Billie Eilish: Happier Than Ever review – inside pop stardom’s heart of darkness
The Guardian says “I’m getting older,” sings Billie Eilish, who’s 19, on Happier Than Ever’s opening track. “I’ve got more on my shoulders”, she adds, which is certainly true. Her debut album When We All Fall Asleep, Where Do We Go? wasn’t just a huge global hit, but an album that significantly altered mainstream pop music. Two years on, streaming services are clotted with bedroom-bound, teenage singer-songwriters dolefully depicting their lives: anticipation for what the genuine article does next is understandably running very high.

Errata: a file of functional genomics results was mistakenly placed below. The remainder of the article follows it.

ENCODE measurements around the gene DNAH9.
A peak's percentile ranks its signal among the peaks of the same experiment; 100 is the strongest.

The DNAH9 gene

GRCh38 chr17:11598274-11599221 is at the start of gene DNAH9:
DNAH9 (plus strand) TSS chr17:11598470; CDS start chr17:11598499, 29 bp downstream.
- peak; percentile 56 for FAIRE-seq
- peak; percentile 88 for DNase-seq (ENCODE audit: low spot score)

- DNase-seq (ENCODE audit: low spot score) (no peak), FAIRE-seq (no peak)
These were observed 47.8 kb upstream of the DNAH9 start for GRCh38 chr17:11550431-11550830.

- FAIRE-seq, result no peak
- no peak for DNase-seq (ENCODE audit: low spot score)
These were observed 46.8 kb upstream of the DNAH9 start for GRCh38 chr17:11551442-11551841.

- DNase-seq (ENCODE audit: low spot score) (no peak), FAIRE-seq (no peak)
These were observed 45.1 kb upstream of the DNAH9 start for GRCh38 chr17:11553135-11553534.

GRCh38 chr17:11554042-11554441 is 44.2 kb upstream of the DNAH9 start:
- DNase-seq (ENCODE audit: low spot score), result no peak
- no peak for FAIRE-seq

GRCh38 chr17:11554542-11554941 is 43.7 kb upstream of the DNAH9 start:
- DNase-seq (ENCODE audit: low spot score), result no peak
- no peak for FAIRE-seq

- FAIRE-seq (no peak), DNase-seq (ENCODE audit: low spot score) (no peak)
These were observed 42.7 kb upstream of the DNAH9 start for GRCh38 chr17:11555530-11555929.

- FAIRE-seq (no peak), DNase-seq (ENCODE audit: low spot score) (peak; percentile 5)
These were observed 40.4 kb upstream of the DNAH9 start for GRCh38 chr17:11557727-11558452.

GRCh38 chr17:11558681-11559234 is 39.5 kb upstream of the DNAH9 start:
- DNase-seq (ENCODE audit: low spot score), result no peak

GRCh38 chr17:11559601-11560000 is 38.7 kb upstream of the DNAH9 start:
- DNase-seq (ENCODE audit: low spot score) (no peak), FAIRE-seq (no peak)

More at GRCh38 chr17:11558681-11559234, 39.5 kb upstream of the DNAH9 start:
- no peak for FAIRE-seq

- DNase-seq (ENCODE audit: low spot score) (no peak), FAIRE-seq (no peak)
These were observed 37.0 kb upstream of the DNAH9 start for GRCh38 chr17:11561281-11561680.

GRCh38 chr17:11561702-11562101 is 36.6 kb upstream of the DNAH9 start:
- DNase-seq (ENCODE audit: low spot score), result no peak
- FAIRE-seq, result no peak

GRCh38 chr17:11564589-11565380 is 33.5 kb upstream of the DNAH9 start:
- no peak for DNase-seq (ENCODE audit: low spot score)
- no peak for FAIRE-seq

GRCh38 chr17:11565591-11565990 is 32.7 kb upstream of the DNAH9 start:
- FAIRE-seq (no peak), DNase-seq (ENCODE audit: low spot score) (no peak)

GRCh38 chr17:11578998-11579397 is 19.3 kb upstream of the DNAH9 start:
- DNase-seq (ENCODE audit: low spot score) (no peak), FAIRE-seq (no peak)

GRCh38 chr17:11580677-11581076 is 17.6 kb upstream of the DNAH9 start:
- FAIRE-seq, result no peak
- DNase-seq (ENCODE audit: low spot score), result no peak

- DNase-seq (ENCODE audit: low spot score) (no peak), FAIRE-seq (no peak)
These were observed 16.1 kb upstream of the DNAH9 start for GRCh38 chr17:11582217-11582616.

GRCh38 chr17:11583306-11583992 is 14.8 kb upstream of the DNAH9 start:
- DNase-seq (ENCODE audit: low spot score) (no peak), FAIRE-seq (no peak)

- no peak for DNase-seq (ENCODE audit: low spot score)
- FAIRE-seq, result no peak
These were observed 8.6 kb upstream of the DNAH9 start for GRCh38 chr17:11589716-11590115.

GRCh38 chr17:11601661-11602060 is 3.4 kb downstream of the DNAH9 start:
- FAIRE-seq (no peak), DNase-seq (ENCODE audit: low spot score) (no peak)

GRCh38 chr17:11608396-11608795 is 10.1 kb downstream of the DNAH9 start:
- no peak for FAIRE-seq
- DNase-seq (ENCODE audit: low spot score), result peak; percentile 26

When We All Fall Asleep … was an album that turned universal teenage traumas – romance, hedonism, friendship groups – into knowingly lurid horror-comic fantasies, in which tongues were stapled, friends buried, hearses slept in and marble walls spattered with blood. That playfulness is less evident on its successor. It flickers occasionally, as on Overheated’s exploration of stardom in the era of social media, complete with death threats (“You wanna kill me? You wanna hurt me?” she mumbles, before giggling: “Stop being flirty”) or on NDA, where the “pretty boy” she entices home is required to sign the titular legal agreement before he leaves. But the overall tone is noticeably more sombre.
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